In this lesson we will learn more about Data Lakes and their role as part of the Modern Data Stack.
Data Warehouses, discussed in the previous lesson, have historically been the engine of enterprise Data and Analytics platforms. As discussed, the technology and practices around relational Data Warehousing are mature and battle tested, and still meet the vast majority of analytics challenges for the vast majority of businesses.
There are however situations and use cases where traditional Data Warehouses have historically had some downsides and limitations:
- Big Data - Date Warehouses can scale very well, but are not optimised for extremely high volumes of data such as log, machine or clickstream data;
- Unstructured Data - Data Warehouses are very good for structured relational table style data, but have not traditionally been as fully featured when working with semi-structured data such as XML, JSON, free text or video and audio data;
- Ad-Hoc Analysis - The Data Warehouse requires a schema to be designed up-front which is populated from your ingested data. This means that Data Teams have to consider in-advance how people will want to use and consume the data. This could impose limitations on the consumers of the data who want to be able to perform arbitrary ad-hoc analysis;
- Ownership Bottlenecks - The Data Warehouse tends to be owned by a centralised team, which can become a dependency or a bottleneck for Data Analysts and Data Scientists who want to get access to that data.
Modern Data Warehouse Products are tackling all of the above downsides and capability gaps in different ways, such that they are becoming less relevant criticisms in todays world. They are still relevant considerations however, even if designing a Modern Data Stack today.
Data Lakes grew as a concept from 2010 onwards, partly in response to some of the above criticisms, partly due to emerging technology, and partly due to increasing business demands to extract more value from increasingly large and complex datasets.
A Data Lake can be thought of as a place to store all of your raw, unstructured data where it is made available to your business users for their analytics use cases. As per the data warehouse, this Data can be sourced from across your business applications and data sources, and bought into a single repository which is organised and controlled.
In practice, you can think of the Data Lake like a file system, where we have a tree of folders which contain different data files in different formats, potentially including CSVs, JSON, text files, data extracts and audio and video files. The key is that all of this data is raw and unprocessed, usually extracted directly from the source system.
More often than not, this file system representing your Data Lake is hosted in the cloud, using some object store service such as AWS S3 or Azure Blob Store. These object stores are fast, reliable, cheap, globally distributed and easy to secure, so make a great foundation on which to build your data lake.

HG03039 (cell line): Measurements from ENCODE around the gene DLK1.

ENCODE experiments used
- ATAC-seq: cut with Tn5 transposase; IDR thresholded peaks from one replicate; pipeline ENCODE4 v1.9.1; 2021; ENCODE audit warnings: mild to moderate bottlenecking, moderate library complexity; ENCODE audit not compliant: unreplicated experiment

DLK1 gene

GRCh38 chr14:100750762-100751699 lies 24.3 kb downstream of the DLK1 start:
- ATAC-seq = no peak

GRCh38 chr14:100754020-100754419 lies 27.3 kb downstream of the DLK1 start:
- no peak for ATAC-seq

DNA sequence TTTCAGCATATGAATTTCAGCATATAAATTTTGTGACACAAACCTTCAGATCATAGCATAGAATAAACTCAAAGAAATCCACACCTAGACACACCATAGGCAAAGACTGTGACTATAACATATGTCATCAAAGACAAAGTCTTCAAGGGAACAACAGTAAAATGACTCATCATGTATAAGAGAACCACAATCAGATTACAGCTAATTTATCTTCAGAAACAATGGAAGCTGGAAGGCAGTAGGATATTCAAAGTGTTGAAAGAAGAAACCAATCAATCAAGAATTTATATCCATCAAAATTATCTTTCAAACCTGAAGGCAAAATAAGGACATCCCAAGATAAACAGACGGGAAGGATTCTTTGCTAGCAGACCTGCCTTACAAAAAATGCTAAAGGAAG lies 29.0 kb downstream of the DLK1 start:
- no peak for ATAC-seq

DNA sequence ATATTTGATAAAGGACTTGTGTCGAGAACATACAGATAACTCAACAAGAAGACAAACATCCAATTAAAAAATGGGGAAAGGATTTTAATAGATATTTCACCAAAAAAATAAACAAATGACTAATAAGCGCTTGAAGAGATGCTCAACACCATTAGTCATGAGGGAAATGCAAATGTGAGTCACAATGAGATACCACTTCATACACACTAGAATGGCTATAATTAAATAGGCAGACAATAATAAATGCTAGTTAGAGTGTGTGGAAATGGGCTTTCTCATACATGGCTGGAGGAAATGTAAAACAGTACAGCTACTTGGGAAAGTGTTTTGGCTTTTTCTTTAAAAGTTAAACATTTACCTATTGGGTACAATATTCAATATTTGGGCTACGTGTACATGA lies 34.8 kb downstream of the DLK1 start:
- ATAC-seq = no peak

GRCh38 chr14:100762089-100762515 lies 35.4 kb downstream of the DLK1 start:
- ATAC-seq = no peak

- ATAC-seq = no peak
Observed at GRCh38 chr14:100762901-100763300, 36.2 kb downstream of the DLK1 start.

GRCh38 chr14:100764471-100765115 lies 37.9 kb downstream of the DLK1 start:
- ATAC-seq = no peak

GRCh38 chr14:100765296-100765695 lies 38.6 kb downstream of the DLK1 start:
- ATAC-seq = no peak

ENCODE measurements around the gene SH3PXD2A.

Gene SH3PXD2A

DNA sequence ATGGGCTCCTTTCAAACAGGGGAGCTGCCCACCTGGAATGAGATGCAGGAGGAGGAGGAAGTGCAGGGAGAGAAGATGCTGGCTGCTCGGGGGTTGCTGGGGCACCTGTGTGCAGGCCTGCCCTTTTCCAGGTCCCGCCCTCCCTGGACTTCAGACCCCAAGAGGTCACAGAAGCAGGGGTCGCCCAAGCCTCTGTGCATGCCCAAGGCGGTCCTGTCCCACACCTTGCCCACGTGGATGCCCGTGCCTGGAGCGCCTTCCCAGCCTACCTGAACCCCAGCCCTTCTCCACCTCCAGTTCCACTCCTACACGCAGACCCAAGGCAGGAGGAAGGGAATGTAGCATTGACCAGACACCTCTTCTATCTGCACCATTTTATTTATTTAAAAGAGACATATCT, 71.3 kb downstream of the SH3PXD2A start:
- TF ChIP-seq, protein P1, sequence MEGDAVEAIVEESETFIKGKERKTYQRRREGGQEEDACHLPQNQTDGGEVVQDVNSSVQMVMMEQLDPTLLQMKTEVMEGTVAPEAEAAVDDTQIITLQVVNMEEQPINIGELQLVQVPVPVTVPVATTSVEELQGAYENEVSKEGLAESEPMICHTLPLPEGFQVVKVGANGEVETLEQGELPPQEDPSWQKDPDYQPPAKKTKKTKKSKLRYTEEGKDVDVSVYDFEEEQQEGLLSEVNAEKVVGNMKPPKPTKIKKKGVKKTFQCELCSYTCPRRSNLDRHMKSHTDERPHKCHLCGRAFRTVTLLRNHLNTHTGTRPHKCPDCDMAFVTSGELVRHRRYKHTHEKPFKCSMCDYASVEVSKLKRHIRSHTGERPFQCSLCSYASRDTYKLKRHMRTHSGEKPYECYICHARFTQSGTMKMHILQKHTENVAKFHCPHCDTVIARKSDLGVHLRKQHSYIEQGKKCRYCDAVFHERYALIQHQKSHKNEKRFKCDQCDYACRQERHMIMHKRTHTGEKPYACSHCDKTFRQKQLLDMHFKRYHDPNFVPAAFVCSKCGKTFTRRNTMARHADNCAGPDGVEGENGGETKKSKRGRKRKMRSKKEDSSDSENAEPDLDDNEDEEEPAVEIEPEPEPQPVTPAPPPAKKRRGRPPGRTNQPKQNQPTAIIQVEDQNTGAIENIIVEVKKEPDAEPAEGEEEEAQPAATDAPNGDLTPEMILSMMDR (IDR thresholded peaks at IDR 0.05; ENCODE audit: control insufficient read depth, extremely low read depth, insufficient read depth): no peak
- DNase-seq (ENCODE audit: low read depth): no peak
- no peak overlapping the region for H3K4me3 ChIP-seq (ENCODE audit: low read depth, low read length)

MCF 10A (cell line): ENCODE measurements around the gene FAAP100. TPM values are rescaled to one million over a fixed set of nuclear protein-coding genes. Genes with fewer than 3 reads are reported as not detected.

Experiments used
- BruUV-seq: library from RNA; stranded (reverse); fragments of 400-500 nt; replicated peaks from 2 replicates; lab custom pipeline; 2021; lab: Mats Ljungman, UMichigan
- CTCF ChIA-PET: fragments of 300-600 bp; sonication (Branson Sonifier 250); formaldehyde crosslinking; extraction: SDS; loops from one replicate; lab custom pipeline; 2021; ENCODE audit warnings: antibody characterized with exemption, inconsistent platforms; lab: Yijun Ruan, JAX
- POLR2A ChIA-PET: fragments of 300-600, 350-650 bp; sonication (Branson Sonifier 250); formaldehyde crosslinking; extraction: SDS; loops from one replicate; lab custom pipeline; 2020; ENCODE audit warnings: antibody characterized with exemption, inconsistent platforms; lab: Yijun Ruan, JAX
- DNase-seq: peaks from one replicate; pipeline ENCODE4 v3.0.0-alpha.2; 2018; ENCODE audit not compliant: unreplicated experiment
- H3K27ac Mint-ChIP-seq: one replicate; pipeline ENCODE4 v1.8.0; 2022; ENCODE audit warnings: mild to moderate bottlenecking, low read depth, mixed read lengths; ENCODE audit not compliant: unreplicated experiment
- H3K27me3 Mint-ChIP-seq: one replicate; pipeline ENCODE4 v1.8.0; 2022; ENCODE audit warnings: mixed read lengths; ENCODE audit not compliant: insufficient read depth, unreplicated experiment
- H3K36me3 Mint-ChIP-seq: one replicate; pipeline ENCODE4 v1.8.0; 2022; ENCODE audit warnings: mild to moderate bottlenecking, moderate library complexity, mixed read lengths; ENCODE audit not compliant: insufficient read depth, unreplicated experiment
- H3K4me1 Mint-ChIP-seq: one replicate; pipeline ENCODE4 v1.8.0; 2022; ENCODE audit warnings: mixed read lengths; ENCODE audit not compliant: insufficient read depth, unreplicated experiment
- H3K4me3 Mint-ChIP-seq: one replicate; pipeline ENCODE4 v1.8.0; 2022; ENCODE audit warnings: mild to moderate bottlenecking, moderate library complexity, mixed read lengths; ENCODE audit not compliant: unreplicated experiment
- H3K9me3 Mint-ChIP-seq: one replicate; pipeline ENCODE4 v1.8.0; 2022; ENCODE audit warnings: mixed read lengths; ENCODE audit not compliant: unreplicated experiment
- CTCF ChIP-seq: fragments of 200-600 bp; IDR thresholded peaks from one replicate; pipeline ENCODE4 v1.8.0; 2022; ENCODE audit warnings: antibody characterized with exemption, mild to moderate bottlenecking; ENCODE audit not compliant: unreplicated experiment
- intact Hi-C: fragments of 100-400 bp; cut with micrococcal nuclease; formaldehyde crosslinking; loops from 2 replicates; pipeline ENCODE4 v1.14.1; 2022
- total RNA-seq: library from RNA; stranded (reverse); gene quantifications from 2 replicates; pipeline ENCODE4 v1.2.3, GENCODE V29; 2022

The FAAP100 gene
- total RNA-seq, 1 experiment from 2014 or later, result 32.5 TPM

Where the Data Warehouse is very strong from a structure and governance point of view, the Data Lake doesn't traditionally have these features such as schemas, constraints, access controls, ability to roll back etc. The underlying object store will add some of these to a degree, but not to the same degree as a relational Data Warehouse.
Recognising this, vendors are releasing new tools and capabilites concept of the Data Lake is evolving to add more of these types of features:
- Binary formats such Delta Lake and Apache Iceberg, which add schemas and transactionality to data stored within the Data Lake;
- SQL engines such as Trino which allow us to query files in the Data Lake, directly using SQL or indirectly through e.g. Business Intelligence Tools;
Just as we are seeing Data Warehouses evolve to combat some of their downsides, we are also seeing Data Lakes evolve to combat theirs. The two sides are overlapping and becoming more unified as the Modern Data Stack evolves.
It is clear the Data Lakes and Data Warehouses both have some advantages. Data Lakes are great for storing raw, unstructured data and giving your people freedom to use it in arbitrary ways, whilst Data Warehouses are great for relational data and making it accessible to Data Analysts and Business Users.
With this in mind, many Data Teams go down the route of combining Data Lakes and Date Warehouses, implementing both technologies. Data Initiially flows into some data lake, where it is then consumed and ingested into the Data Warehouse.
Whilst this does offer the best of both worlds, it does have some significant downsides:
- Businesses need to impleemnt and manage both types of technology, which has significant TCO implications
- Two copies of the data need to be stored, which could potentially lead to conflicting information
Noticing this pattern, many vendors are attempting to unify the two technologies such that Data Lakes have more of the benefits and features of the Data Warehouse and vice versa. This is one of the key themes playing out in the industry right now.
In this article we considered Data Lakes and their role in the Modern Data Stack.
We considered how Data Lakes meet some of the historitcal shortcomings of Data Warehouses.
Finally, we discussed how many Data Teams are combining Data Lakes and Data Warehouses, and the downsides of doing this. We also looked at how the two worlds are inreasingly overlapping and unifying in their approach.